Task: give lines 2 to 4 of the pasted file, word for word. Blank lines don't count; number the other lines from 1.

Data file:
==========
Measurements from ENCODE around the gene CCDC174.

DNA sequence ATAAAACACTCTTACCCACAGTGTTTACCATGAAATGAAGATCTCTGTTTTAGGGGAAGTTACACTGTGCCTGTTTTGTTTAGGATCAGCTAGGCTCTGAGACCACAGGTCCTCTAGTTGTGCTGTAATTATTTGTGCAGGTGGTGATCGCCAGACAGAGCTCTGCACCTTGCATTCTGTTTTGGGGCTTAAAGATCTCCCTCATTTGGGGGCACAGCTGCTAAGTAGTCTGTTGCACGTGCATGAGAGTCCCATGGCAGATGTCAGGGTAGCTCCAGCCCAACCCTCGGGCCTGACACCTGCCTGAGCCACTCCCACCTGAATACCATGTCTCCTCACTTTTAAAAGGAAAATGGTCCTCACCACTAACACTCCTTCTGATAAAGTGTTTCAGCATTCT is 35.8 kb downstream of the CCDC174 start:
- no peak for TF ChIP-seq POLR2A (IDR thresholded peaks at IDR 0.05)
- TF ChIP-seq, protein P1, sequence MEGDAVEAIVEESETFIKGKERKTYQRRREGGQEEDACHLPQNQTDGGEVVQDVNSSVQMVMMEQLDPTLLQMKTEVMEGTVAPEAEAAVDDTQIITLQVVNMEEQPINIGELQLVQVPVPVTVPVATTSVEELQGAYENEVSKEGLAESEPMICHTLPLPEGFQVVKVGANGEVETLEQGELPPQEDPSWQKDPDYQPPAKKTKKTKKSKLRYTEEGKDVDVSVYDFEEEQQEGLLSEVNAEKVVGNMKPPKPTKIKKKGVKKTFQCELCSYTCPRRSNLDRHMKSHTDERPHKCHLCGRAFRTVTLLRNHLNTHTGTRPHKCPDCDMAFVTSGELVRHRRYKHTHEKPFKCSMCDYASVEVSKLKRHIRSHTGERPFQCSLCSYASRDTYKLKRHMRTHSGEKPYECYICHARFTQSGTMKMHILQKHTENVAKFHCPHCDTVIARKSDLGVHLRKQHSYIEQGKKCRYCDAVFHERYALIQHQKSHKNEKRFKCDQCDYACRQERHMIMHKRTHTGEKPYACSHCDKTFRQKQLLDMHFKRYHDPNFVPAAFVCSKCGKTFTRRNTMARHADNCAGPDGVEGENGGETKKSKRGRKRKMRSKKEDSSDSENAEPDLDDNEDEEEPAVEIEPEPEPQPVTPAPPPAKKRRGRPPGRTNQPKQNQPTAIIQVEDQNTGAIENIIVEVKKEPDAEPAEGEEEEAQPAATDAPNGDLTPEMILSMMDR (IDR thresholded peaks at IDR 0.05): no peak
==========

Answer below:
DNA sequence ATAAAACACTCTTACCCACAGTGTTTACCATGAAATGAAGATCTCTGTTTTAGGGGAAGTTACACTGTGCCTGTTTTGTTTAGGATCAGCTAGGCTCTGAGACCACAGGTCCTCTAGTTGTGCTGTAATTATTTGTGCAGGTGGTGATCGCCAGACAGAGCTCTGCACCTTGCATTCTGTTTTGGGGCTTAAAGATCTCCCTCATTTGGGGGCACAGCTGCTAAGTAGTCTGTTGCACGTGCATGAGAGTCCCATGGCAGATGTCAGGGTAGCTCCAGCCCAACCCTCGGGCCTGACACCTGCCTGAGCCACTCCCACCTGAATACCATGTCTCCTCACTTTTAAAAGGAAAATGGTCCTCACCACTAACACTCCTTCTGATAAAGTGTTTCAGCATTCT is 35.8 kb downstream of the CCDC174 start:
- no peak for TF ChIP-seq POLR2A (IDR thresholded peaks at IDR 0.05)
- TF ChIP-seq, protein P1, sequence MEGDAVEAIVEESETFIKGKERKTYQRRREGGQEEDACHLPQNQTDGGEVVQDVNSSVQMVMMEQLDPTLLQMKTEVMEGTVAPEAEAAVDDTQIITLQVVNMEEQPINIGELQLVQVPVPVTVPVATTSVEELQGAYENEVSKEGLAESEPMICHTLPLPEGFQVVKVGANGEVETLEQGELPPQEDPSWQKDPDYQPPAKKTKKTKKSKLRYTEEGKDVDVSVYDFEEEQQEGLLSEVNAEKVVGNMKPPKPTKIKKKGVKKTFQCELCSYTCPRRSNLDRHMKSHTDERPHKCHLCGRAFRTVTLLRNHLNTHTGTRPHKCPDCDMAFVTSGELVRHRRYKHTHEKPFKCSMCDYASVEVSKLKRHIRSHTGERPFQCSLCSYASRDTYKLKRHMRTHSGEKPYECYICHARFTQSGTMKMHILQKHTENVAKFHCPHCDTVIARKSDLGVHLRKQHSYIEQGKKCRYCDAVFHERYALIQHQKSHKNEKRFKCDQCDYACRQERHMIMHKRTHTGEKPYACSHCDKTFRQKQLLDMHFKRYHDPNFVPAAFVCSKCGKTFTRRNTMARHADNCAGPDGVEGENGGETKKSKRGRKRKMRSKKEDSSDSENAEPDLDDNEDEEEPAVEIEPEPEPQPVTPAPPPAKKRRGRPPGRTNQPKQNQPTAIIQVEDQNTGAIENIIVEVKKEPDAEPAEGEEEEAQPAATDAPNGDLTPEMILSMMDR (IDR thresholded peaks at IDR 0.05): no peak